Like allowing Beauregard claims to be patentable?

    It was selfish and short-sighted, wasn’t it?

    I don’t recall a big outcry from inventors, however, when they started allowing those claims.

    Huh.

  20. MaxDrei,

    Very wrong on several points.

    The PTO is NOT thinking of the national interest when they fail to follow the law. There is no twisting you can do to legitimately couple those two concepts. The so-called filtering that you refer to to is the smokescreen that you mistakenly are buying into. The PTO is a mess -pure and simple and their failure to follow the Law, along with their attempts to grab and change the Law are for purely selfish reasons and have NOTHING to do with actually promoting the national interest.

    The patent system is NOT for America Inc. Never was. It is for the inventors. Yes, America Inc. uses and will continue to use the system. There is nothing wrong with that. But it is also America Inc. (for example – the coalition for patent fairness) that wants to wreck the patent system and make it weak.

    A strong system does NOT rule out a fair chance to dispose of meritless assertions. You are buying into the Patent Troll smokescreen. A strong system IS a fair system. The two are not mutually exclusive. Any so-called troll who has a legitimate property right from a patent (doesn’t matter if that right was purchased, developed or if the entity is practicing or not) has the LAWFUL right to make the most out of that property. Don’t buy into the Evil Troll crap.

    I recognize that sometimes you throw up subjects just to rile a debate, then sit back and learn from both sides’ responses. However, much like the opening tip-off in basketball, you get a better result when your initial throw is fair and straight and not leaning towards one side (in other words, try not to buy into the hype in your initial instigations).

  21. So, that’s sorted then. The USA is just like Europe: not enough students doing “hard” subjects. Quite unlike India and China. NOW: Back to the thread. What about Dennis’ question? Remembering how, 10 years ago, Korea had very few US patents but now has a zillion, ask, how many will China be taking, 10 years from now. Then ask: 10 years from now, will America, Inc. still want a “strong” US patent system? Maybe, instead, America, Inc. want one that gives the party charged with infringing a ridiculous claim (ie YOU) a fair chance to dispose, economically and fast, of that meritless assertion, filed in your local district court by the alien with the big factory in your neighbourhood. Oh and by the way, you will surely be yearning for a PTO that really does filter out the trash, and the over-broad claims, before they get to issue. Come to think of it, the PTO is way ahead of you, already thinking of the national interest.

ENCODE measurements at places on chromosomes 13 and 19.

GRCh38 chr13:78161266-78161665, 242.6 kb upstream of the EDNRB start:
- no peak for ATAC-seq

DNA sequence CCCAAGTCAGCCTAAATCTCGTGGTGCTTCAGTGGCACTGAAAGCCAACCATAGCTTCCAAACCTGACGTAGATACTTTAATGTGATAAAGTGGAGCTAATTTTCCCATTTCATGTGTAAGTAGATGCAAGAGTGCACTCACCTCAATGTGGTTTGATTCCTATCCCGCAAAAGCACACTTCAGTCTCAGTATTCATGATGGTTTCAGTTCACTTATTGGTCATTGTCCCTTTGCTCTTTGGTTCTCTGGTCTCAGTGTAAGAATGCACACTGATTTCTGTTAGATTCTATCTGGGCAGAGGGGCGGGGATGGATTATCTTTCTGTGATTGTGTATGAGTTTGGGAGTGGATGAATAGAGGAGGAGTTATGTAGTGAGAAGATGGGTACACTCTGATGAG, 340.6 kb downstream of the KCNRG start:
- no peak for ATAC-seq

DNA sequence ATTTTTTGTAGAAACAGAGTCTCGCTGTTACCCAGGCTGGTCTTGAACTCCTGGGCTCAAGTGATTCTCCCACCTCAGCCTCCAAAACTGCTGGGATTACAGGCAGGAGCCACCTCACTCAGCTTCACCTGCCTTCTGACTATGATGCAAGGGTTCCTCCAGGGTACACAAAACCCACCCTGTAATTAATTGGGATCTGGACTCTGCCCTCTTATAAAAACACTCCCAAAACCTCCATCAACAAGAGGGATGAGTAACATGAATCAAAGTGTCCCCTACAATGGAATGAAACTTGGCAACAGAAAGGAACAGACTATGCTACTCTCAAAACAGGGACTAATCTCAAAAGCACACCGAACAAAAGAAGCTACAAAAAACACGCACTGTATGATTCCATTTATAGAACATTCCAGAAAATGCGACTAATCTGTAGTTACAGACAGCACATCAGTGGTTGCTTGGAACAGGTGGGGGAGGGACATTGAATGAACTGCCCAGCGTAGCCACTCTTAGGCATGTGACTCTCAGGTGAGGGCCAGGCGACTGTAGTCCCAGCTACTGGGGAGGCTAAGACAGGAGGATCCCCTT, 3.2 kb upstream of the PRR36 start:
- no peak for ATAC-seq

22. “until companies start treating engineers as something more than fungible cubicle monkeys, the US’s contributions to science and technology will continue to decline.”

    excellent point, Lowly.

  23. “Such an interest will get one made fun of in high school and will ensure 4 years without any hot teen poon. ”

    My HS must have been arse backwards, most of the “cool” kids were also the “smart” kids. But then, I’m from the backwoods.

    But you are right about lack of hot teens being a major problem about being one of the nerdy smart people.

    “Where are top brains in the US go? ”

    Lol foreigner.

    “Considering the difficulty of the schooling, the pay is crap. Career advancement sucks – considering the level of skill and training a highly experienced engineer has, the pay is crap. Job security is crap. ”

    I agree with you there, except the security in my field isn’t that bad. And there are some companies where there is a lot of room for advancement. Schlumberger, and some other oilfield services aren’t bad. But, you have to go live in the jungle/desert. :(

  24. I have never heard of a political science major say “this major is so difficult and/or time consuming” that I am switching to engineering or a hard science major.

    But I heard it plenty from engineering and hard science majors.

  25. “Where are top brains in the US go? My guess is they go to law schools.”

    Eh. Most lawyers I know would have failed miserably out of any engineering program, no matter how smart they are.

    Most lawyers don’t have the acumen for math and science to enable them to become engineers. Most engineers lack the verbal skills to be a lawyer.

    I think there are a couple factors at work today. The problem with no science grads is that, in the us nowadays, it’s not “cool” to be intelligent or interested in science/engineering. Such an interest will get one made fun of in high school and will ensure 4 years without any hot teen poon. Therefore, some kids who might otherwise have the interest and the ability never find out that they do.

    Another problem is that engineers are treated poorly in the workplace. Considering the difficulty of the schooling, the pay is crap. Career advancement sucks – considering the level of skill and training a highly experienced engineer has, the pay is crap. Job security is crap.

    Until kids aren’t made fun of for being interested in math and science, and until companies start treating engineers as something more than fungible cubicle monkeys, the US’s contributions to science and technology will continue to decline.

  26. “For the first time in history, fewer than 50% of US patents issued in the past year originated from US applicants.”

    It is only a matter of time, sir.

    My daughter had her EE Master orientation in USC. Out of 100+ students, 95% are foreigners.

    Where are top brains in the US go? My guess is they go to law schools.

Comments are closed.